Public Group

# Basic physics simulation not working

This topic is 2152 days old which is more than the 365 day threshold we allow for new replies. Please post a new topic.

## Recommended Posts

I'm making a simple simulation of a ball thrown up in the air (ignoring air resistance). When the ball reaches it's maximum height it stays there for about a second. Surely this isn't right (although it does come down again)?

 double time=0; double yspeed = 70,yacc =5; while (true) { yacc = yacc - (9.81/50); //remove a 50th of deacceleration due to gravity yspeed = yspeed + (yacc/50); //add acceleration to speed ballpos.y = ballpos.y - (yspeed/50); //change ballposition to reflect speed (ball pos starts at bottom of screen) SDL_BlitSurface (background,NULL,screen,NULL); SDL_BlitSurface (block,NULL,screen,&ballpos); SDL_Flip(screen); time = time + 0.02; SDL_Delay(20); //50 fps }  Edited by stannisbaratheon

##### Share on other sites
If you're going for more realistic physics, your equations are wrong. First, the acceleration doesn't change. There's a constant -9.8 m/s acceleration due to gravity. You shouldn't be modifying the acceleration.

Velocity v at time t is given by (where v(0) is the initial velocity and a is a constant acceleration (-9.8 in this case due to graivity)):
v(t) = v(0) + a * t

Position x at time t is given by (where x(0) is your starting position, v(0) is your starting velocity, and a is your constant accelation):
x(t) = x(0) + v(0) * t + (1 / 2) * a * t [sup]2[/sup]

If you want non-constant acceleration, you have to do some calculus and integrate things, so you'd use an integrator like Verlet integration or semi-implicit Euler integration. Edited by Cornstalks

##### Share on other sites

If you're going for more realistic physics, your equations are wrong. First, the acceleration doesn't change. There's a constant -9.8 m/s acceleration due to gravity. You shouldn't be modifying the acceleration.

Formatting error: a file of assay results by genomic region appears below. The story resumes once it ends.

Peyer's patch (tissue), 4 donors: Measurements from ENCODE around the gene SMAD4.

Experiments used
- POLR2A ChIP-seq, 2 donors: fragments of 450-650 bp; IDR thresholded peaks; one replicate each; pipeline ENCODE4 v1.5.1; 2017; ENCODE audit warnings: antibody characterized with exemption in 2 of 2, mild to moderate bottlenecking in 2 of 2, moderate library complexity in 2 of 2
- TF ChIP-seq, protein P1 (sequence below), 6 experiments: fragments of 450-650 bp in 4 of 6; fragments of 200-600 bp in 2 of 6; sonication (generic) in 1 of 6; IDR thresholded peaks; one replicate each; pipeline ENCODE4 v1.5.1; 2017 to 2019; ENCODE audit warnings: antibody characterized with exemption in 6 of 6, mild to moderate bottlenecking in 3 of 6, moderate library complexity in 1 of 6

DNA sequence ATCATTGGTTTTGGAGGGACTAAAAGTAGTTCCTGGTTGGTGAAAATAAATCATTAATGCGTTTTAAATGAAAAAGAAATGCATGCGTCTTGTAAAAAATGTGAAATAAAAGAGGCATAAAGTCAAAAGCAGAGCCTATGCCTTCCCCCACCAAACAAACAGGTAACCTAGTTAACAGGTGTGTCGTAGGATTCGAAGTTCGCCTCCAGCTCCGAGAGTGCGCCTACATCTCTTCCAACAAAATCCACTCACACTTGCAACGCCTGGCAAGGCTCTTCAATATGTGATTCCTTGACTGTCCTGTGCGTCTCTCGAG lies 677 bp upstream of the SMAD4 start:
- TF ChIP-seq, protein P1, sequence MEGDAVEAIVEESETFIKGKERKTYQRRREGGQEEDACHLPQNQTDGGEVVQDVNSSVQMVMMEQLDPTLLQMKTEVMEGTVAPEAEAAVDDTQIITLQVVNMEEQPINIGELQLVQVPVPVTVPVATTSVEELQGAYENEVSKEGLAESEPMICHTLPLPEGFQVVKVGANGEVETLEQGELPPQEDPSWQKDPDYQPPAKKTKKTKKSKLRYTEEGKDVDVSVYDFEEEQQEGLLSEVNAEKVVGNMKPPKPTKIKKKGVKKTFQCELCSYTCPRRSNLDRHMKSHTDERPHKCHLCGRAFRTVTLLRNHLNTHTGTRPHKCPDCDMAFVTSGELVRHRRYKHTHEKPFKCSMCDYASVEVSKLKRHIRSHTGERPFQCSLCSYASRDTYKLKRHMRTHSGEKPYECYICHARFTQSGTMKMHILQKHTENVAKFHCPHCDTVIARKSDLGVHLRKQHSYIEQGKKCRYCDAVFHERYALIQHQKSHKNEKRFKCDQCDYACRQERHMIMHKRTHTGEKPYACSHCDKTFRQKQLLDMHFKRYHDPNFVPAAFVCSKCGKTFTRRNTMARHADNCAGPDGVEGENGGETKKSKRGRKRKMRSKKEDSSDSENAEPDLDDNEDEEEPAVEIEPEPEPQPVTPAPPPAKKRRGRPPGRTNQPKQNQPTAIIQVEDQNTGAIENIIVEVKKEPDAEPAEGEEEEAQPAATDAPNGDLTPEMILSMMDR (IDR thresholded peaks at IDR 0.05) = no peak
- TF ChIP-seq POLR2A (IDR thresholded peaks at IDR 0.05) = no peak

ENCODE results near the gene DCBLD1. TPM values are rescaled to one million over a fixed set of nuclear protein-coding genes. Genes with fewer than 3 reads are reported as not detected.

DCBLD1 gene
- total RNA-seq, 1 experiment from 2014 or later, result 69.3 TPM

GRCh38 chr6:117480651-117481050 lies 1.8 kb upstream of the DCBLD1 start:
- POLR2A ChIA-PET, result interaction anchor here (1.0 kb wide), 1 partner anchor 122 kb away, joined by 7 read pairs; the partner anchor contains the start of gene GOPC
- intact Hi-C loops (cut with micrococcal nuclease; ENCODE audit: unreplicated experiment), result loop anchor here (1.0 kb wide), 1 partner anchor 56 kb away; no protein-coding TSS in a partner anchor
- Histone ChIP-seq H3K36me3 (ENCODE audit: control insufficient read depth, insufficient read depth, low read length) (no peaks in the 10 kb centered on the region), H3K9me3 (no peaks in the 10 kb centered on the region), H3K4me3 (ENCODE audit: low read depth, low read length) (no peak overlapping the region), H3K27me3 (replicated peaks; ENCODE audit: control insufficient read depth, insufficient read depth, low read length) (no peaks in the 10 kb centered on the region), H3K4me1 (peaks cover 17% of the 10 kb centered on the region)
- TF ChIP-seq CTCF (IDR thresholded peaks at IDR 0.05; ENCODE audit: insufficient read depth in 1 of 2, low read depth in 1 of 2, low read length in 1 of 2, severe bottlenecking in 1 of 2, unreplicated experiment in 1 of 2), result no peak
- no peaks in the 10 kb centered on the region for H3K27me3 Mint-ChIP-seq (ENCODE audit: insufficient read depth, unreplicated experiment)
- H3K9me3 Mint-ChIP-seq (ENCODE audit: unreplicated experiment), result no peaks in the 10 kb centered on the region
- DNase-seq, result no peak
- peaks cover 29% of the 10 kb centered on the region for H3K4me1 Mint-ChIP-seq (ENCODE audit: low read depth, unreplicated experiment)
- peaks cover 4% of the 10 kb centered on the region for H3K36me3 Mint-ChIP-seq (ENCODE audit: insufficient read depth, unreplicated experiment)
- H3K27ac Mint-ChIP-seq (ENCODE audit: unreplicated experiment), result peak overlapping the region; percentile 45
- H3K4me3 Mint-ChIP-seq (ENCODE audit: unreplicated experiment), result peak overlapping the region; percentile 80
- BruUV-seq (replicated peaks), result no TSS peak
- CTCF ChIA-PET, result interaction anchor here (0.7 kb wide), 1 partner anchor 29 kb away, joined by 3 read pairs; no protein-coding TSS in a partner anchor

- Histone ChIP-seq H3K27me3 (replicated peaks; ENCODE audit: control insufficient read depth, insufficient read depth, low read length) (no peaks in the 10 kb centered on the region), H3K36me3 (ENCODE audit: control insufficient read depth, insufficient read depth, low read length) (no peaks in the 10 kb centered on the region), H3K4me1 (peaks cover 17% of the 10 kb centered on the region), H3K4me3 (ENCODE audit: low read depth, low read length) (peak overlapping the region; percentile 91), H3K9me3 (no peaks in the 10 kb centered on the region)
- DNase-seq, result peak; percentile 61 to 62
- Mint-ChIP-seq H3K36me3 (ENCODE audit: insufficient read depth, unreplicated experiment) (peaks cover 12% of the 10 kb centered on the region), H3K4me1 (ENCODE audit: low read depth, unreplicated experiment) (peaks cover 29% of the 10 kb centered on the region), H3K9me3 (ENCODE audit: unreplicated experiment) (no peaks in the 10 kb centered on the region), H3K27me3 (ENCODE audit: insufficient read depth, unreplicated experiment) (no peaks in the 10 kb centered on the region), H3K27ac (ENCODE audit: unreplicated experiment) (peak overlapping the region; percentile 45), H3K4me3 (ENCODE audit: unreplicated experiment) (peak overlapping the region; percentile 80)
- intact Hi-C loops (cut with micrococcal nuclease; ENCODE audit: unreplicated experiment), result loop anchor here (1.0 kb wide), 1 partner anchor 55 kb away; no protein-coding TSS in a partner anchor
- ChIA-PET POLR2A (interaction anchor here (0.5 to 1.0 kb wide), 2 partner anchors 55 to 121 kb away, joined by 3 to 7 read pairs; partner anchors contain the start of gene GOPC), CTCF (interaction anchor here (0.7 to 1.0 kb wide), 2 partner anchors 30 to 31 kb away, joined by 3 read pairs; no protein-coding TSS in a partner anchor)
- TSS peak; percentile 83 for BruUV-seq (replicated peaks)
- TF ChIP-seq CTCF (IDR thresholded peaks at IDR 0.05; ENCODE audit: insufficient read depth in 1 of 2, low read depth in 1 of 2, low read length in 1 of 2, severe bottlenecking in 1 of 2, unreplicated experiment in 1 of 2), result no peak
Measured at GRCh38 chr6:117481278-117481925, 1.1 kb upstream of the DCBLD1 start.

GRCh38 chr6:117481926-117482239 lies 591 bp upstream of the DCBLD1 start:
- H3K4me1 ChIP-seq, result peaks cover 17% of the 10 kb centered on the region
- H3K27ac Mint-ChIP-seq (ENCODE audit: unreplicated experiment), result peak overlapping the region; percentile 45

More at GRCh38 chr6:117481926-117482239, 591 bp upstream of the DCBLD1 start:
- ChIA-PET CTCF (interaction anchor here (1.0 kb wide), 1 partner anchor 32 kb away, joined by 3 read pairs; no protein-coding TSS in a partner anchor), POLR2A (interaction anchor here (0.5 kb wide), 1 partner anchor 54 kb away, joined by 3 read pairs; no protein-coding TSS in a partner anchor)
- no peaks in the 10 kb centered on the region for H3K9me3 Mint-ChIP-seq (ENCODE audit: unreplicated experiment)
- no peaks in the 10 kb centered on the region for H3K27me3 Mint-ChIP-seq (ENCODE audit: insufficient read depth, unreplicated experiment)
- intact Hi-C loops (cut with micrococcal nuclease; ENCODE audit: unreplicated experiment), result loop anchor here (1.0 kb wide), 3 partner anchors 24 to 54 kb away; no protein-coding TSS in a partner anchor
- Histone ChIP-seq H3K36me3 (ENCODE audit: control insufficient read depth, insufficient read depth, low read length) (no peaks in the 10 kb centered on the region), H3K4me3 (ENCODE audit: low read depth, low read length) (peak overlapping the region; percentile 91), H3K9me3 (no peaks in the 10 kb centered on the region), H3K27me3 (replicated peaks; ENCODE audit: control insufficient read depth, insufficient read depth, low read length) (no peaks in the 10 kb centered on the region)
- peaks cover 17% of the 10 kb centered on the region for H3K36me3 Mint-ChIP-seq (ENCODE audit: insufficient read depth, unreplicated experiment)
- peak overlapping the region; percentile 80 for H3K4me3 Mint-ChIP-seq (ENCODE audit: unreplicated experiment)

Velocity v at time t is given by (where v(0) is the initial velocity and a is a constant acceleration (-9.8 in this case due to graivity)):
v(t) = v(0) + a * t

Position x at time t is given by (where x(0) is your starting position, v(0) is your starting velocity, and a is your constant accelation):
x(t) = x(0) + v(0) * t + (1 / 2) * a * t [sup]2[/sup]

If you want non-constant acceleration, you have to use an integrator, like Verlet integration or semi-implicit Euler integration.

Hmm. Are you sure? The ball going up has it's own initial acceleration (say 10 m/s squared) but gravity slows this acceleration by 9.81 m/s squared. So after a second the acceleration is less than 1 m/s squared. No?

##### Share on other sites
No. The ball has an initial velocity, which does change, but a constant acceleration.

##### Share on other sites
Exactly, the ball has an initial velocity, the only acceleration is due to gravity. I assume that in your code the acceleration reaches 0 for a time, and this is why it stops moving. To be technically correct, at the moment you throw it, you are applying a force to the ball, which causes acceleration. But the acceleration due to your hand only occurs while your hand is in contact with the ball, e.g. for a fraction of a second. After that the only force on it is due to gravity (excluding air resistance etc).

##### Share on other sites

Hmm. Are you sure? The ball going up has it's own initial acceleration (say 10 m/s squared) but gravity slows this acceleration by 9.81 m/s squared. So after a second the acceleration is less than 1 m/s squared. No?

I'm positive. Using classical physics and Newton's equations, F = ma (force = mass * acceleration).

(Here F[sub]ball[/sub] is the force acting all the ball, which has mass m[sub]ball[/sub] and acceleration a[sub]ball[/sub])
F[sub]ball[/sub] = m[sub]ball[/sub] * a[sub]ball[/sub]
a[sub]ball[/sub] = (F[sub]ball[/sub] / m[sub]ball[/sub])

So what is F[sub]ball[/sub]? According to Newton's law of universal gravitation, the force of gravity between two objects is:

F[sub]gravity[/sub] = G * (m[sub]1[/sub] * m[sub]2[/sub]) / (r[sup]2[/sup])

Where F[sub]gravity[/sub] is the force of gravity on two objects, one with mass m[sub]1[/sub] and the other with mass m[sub]2[/sub], separated by a distance of r (G is the gravitational constant). This force is applied to both objects, so technically the ball falls to the earth, and the earth "falls" to the ball (but since the earth is sooooooo massive, it barely (if at all) moves towards the ball, because it accelerates sooo slowly because of it's large mass).

Since gravity is the only force acting on the ball, F[sub]ball[/sub] = F[sub]gravity[/sub], which means (from the second equation from above):